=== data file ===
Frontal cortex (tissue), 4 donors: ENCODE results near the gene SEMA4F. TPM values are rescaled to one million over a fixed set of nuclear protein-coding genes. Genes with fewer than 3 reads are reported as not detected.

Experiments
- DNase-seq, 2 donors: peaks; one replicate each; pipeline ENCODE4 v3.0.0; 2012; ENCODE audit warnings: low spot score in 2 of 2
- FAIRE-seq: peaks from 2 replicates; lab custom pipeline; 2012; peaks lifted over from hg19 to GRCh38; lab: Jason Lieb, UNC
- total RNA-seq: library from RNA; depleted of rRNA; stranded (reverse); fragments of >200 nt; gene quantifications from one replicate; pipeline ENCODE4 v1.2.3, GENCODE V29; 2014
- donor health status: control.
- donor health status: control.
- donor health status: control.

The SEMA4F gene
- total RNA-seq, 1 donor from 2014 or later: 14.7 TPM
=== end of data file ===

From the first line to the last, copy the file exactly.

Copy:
Frontal cortex (tissue), 4 donors: ENCODE results near the gene SEMA4F. TPM values are rescaled to one million over a fixed set of nuclear protein-coding genes. Genes with fewer than 3 reads are reported as not detected.

Experiments
- DNase-seq, 2 donors: peaks; one replicate each; pipeline ENCODE4 v3.0.0; 2012; ENCODE audit warnings: low spot score in 2 of 2
- FAIRE-seq: peaks from 2 replicates; lab custom pipeline; 2012; peaks lifted over from hg19 to GRCh38; lab: Jason Lieb, UNC
- total RNA-seq: library from RNA; depleted of rRNA; stranded (reverse); fragments of >200 nt; gene quantifications from one replicate; pipeline ENCODE4 v1.2.3, GENCODE V29; 2014
- donor health status: control.
- donor health status: control.
- donor health status: control.

The SEMA4F gene
- total RNA-seq, 1 donor from 2014 or later: 14.7 TPM